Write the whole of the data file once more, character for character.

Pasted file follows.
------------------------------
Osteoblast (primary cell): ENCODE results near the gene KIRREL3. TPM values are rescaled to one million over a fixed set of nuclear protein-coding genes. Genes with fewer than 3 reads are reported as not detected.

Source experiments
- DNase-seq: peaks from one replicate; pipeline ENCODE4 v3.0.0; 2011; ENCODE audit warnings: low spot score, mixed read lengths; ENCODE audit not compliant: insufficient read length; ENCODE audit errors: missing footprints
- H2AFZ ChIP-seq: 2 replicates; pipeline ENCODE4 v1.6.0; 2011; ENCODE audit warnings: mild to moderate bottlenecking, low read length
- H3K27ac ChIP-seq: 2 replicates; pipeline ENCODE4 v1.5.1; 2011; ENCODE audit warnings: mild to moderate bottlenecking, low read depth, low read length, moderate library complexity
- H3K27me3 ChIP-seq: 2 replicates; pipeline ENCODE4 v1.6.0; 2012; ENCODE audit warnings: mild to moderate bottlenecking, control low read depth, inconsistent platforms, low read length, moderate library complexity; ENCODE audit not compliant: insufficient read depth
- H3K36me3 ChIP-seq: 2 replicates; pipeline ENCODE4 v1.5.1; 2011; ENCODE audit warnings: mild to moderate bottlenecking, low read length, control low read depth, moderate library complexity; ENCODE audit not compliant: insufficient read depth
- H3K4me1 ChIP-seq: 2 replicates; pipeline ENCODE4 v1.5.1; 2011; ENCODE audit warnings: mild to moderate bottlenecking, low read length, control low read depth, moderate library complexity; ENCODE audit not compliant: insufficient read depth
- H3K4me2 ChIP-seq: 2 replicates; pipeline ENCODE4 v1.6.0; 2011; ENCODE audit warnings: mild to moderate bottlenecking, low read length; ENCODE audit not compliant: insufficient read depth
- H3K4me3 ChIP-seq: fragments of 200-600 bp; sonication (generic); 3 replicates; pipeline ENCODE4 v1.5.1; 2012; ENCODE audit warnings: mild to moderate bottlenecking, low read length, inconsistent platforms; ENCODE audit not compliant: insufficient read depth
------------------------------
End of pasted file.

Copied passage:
Osteoblast (primary cell): ENCODE results near the gene KIRREL3. TPM values are rescaled to one million over a fixed set of nuclear protein-coding genes. Genes with fewer than 3 reads are reported as not detected.

Source experiments
- DNase-seq: peaks from one replicate; pipeline ENCODE4 v3.0.0; 2011; ENCODE audit warnings: low spot score, mixed read lengths; ENCODE audit not compliant: insufficient read length; ENCODE audit errors: missing footprints
- H2AFZ ChIP-seq: 2 replicates; pipeline ENCODE4 v1.6.0; 2011; ENCODE audit warnings: mild to moderate bottlenecking, low read length
- H3K27ac ChIP-seq: 2 replicates; pipeline ENCODE4 v1.5.1; 2011; ENCODE audit warnings: mild to moderate bottlenecking, low read depth, low read length, moderate library complexity
- H3K27me3 ChIP-seq: 2 replicates; pipeline ENCODE4 v1.6.0; 2012; ENCODE audit warnings: mild to moderate bottlenecking, control low read depth, inconsistent platforms, low read length, moderate library complexity; ENCODE audit not compliant: insufficient read depth
- H3K36me3 ChIP-seq: 2 replicates; pipeline ENCODE4 v1.5.1; 2011; ENCODE audit warnings: mild to moderate bottlenecking, low read length, control low read depth, moderate library complexity; ENCODE audit not compliant: insufficient read depth
- H3K4me1 ChIP-seq: 2 replicates; pipeline ENCODE4 v1.5.1; 2011; ENCODE audit warnings: mild to moderate bottlenecking, low read length, control low read depth, moderate library complexity; ENCODE audit not compliant: insufficient read depth
- H3K4me2 ChIP-seq: 2 replicates; pipeline ENCODE4 v1.6.0; 2011; ENCODE audit warnings: mild to moderate bottlenecking, low read length; ENCODE audit not compliant: insufficient read depth
- H3K4me3 ChIP-seq: fragments of 200-600 bp; sonication (generic); 3 replicates; pipeline ENCODE4 v1.5.1; 2012; ENCODE audit warnings: mild to moderate bottlenecking, low read length, inconsistent platforms; ENCODE audit not compliant: insufficient read depth